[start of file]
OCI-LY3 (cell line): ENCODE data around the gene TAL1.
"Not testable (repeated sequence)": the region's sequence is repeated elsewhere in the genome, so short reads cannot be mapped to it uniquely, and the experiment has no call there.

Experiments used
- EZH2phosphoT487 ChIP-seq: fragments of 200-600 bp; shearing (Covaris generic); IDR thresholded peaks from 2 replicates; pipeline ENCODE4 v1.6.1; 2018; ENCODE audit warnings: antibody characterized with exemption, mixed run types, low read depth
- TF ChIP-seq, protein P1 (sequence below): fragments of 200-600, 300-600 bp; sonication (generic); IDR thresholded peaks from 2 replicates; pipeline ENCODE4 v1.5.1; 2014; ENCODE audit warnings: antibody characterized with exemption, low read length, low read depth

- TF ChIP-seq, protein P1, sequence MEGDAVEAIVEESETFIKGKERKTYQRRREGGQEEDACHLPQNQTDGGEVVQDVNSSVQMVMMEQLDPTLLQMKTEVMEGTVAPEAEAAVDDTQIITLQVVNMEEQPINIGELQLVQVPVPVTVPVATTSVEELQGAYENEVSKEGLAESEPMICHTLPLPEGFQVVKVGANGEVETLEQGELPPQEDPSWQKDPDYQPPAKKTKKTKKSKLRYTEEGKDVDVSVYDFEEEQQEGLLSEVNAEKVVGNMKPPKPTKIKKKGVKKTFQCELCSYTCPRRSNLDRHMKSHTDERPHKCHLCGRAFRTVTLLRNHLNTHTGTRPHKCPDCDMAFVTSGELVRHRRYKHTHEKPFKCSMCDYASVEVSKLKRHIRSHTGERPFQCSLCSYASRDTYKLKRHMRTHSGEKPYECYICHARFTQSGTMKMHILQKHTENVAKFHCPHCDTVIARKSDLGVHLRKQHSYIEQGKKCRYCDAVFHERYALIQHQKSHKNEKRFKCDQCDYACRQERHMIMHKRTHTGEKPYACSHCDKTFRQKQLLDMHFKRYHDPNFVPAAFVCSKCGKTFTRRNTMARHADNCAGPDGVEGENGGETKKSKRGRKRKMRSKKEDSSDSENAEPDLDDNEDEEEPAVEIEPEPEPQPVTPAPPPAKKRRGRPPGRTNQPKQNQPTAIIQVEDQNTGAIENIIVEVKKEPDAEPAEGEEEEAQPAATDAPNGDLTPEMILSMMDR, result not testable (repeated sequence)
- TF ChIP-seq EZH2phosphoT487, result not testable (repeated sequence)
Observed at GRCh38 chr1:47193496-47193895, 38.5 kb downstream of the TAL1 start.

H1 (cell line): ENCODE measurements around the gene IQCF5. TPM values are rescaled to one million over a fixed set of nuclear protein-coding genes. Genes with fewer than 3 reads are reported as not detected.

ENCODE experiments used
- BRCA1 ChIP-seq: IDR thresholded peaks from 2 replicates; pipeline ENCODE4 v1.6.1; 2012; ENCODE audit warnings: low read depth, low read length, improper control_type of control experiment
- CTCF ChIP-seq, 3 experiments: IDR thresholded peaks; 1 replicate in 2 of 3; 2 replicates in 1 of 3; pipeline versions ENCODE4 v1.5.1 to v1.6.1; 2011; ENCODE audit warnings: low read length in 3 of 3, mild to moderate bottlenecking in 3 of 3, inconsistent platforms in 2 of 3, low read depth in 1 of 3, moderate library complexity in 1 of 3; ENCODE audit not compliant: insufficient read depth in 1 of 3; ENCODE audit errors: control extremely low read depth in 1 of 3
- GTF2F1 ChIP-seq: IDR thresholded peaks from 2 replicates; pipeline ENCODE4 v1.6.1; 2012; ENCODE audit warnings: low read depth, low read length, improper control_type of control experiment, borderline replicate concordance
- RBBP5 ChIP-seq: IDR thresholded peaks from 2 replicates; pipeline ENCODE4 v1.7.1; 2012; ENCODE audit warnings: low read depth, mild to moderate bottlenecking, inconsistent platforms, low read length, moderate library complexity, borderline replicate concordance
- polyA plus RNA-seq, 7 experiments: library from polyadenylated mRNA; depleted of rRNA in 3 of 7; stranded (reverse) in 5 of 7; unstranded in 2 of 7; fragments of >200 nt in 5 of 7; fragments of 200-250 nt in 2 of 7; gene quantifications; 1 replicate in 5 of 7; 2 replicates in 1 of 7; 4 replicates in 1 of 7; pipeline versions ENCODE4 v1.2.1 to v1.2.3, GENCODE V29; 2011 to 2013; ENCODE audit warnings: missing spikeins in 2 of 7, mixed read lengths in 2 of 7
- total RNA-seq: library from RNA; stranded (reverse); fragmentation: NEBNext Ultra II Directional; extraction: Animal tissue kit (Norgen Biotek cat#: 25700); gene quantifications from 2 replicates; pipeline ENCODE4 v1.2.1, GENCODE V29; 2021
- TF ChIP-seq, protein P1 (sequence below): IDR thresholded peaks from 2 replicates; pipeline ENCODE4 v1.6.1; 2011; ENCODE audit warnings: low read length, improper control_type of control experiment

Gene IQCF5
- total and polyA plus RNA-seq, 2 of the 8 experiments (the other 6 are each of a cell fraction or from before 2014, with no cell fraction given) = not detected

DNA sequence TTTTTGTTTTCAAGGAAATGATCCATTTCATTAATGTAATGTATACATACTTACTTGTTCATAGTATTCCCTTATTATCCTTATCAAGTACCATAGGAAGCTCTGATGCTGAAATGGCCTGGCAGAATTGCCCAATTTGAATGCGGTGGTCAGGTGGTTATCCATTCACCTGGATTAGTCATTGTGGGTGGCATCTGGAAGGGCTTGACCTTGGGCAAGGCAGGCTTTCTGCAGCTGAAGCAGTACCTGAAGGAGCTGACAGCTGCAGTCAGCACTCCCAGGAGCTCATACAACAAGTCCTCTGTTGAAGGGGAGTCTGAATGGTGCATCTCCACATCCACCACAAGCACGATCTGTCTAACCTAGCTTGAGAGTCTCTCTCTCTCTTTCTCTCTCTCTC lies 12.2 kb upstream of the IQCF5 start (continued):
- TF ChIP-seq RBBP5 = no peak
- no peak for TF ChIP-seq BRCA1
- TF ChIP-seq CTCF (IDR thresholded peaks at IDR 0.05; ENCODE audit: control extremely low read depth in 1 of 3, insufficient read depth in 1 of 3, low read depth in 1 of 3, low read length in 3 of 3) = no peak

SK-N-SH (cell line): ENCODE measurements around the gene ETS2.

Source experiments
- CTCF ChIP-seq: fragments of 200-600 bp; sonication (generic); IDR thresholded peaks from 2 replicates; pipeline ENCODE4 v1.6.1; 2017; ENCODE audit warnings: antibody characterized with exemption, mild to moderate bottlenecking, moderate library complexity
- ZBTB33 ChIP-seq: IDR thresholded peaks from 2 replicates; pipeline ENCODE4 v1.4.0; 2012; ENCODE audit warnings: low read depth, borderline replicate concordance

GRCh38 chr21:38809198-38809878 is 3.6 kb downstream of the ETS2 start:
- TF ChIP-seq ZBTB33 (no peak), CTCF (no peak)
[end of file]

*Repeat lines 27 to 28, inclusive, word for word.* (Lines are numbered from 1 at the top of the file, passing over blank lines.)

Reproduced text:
- ZBTB33 ChIP-seq: IDR thresholded peaks from 2 replicates; pipeline ENCODE4 v1.4.0; 2012; ENCODE audit warnings: low read depth, borderline replicate concordance

GRCh38 chr21:38809198-38809878 is 3.6 kb downstream of the ETS2 start: